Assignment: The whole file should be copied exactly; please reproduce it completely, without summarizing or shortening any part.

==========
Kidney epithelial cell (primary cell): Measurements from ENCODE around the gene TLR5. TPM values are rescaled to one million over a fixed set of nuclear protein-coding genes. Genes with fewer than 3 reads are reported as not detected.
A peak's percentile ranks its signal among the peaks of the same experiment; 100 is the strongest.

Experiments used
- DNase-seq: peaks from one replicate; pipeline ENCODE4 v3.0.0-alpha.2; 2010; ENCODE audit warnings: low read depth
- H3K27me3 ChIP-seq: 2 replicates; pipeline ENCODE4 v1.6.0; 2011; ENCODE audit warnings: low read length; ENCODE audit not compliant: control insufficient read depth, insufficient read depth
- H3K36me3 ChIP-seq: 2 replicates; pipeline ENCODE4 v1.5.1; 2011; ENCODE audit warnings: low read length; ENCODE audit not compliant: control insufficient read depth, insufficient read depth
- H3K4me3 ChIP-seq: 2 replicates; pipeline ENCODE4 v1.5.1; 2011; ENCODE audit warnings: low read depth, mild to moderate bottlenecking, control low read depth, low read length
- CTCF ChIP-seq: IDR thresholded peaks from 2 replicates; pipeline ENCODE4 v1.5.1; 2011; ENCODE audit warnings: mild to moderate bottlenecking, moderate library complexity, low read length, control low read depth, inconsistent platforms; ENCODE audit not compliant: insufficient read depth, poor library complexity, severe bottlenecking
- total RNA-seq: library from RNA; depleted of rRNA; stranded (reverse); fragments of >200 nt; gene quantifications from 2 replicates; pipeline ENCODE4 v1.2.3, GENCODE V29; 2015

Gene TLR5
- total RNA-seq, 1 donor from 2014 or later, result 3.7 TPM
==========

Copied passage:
Kidney epithelial cell (primary cell): Measurements from ENCODE around the gene TLR5. TPM values are rescaled to one million over a fixed set of nuclear protein-coding genes. Genes with fewer than 3 reads are reported as not detected.
A peak's percentile ranks its signal among the peaks of the same experiment; 100 is the strongest.

Experiments used
- DNase-seq: peaks from one replicate; pipeline ENCODE4 v3.0.0-alpha.2; 2010; ENCODE audit warnings: low read depth
- H3K27me3 ChIP-seq: 2 replicates; pipeline ENCODE4 v1.6.0; 2011; ENCODE audit warnings: low read length; ENCODE audit not compliant: control insufficient read depth, insufficient read depth
- H3K36me3 ChIP-seq: 2 replicates; pipeline ENCODE4 v1.5.1; 2011; ENCODE audit warnings: low read length; ENCODE audit not compliant: control insufficient read depth, insufficient read depth
- H3K4me3 ChIP-seq: 2 replicates; pipeline ENCODE4 v1.5.1; 2011; ENCODE audit warnings: low read depth, mild to moderate bottlenecking, control low read depth, low read length
- CTCF ChIP-seq: IDR thresholded peaks from 2 replicates; pipeline ENCODE4 v1.5.1; 2011; ENCODE audit warnings: mild to moderate bottlenecking, moderate library complexity, low read length, control low read depth, inconsistent platforms; ENCODE audit not compliant: insufficient read depth, poor library complexity, severe bottlenecking
- total RNA-seq: library from RNA; depleted of rRNA; stranded (reverse); fragments of >200 nt; gene quantifications from 2 replicates; pipeline ENCODE4 v1.2.3, GENCODE V29; 2015

Gene TLR5
- total RNA-seq, 1 donor from 2014 or later, result 3.7 TPM